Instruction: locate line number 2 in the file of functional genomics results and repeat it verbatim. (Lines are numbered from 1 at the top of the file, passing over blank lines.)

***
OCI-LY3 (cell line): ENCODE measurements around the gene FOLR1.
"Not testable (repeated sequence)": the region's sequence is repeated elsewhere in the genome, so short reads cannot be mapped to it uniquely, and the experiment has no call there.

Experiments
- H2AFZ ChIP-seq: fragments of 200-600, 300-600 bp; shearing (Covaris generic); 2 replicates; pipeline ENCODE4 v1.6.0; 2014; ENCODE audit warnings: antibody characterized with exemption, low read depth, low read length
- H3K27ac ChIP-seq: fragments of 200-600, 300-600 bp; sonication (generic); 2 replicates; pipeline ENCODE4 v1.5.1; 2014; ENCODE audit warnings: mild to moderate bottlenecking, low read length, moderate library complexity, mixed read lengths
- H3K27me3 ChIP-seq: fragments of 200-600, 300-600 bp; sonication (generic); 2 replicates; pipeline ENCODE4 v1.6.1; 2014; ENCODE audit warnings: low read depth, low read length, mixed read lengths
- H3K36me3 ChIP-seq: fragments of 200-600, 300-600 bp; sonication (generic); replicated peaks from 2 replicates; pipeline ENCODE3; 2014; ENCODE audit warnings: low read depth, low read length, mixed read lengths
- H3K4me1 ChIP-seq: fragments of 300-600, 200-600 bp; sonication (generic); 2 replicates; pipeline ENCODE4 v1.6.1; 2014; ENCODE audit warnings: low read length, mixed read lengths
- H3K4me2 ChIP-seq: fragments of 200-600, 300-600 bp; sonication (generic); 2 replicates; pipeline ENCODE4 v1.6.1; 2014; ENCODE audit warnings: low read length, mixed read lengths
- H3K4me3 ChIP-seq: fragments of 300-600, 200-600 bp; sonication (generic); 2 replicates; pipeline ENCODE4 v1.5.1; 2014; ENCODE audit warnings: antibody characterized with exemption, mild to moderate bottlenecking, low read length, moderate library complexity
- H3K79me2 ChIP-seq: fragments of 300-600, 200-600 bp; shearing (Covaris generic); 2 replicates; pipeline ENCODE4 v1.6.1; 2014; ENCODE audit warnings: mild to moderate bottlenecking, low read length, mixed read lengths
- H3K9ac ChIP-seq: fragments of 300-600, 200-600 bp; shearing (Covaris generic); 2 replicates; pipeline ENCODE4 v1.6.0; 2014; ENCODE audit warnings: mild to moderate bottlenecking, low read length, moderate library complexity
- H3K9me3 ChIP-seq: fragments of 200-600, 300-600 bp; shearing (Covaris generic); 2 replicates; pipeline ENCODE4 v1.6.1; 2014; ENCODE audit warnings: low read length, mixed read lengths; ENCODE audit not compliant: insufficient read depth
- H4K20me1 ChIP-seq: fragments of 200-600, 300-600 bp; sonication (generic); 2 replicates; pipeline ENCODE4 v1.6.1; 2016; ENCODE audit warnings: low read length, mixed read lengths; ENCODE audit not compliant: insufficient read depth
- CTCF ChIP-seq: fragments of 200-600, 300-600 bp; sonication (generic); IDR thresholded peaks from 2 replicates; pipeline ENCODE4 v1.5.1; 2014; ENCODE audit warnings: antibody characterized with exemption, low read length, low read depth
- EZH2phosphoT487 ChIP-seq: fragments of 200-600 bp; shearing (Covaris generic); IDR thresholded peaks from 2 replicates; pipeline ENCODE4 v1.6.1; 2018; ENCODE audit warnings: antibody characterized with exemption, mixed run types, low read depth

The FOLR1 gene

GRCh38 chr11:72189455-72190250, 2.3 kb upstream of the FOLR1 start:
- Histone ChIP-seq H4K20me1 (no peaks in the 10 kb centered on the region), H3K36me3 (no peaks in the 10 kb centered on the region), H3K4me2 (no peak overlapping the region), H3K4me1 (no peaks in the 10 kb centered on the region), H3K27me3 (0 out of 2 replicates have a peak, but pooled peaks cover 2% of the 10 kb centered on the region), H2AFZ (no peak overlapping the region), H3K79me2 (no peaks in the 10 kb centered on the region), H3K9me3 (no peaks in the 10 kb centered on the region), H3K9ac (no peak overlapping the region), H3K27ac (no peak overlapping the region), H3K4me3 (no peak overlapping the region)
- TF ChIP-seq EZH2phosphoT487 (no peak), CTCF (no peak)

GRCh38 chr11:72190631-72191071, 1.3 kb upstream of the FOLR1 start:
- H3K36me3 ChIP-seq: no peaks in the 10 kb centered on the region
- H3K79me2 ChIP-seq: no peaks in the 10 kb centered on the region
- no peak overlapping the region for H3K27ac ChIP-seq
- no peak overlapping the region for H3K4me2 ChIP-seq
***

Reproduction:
"Not testable (repeated sequence)": the region's sequence is repeated elsewhere in the genome, so short reads cannot be mapped to it uniquely, and the experiment has no call there.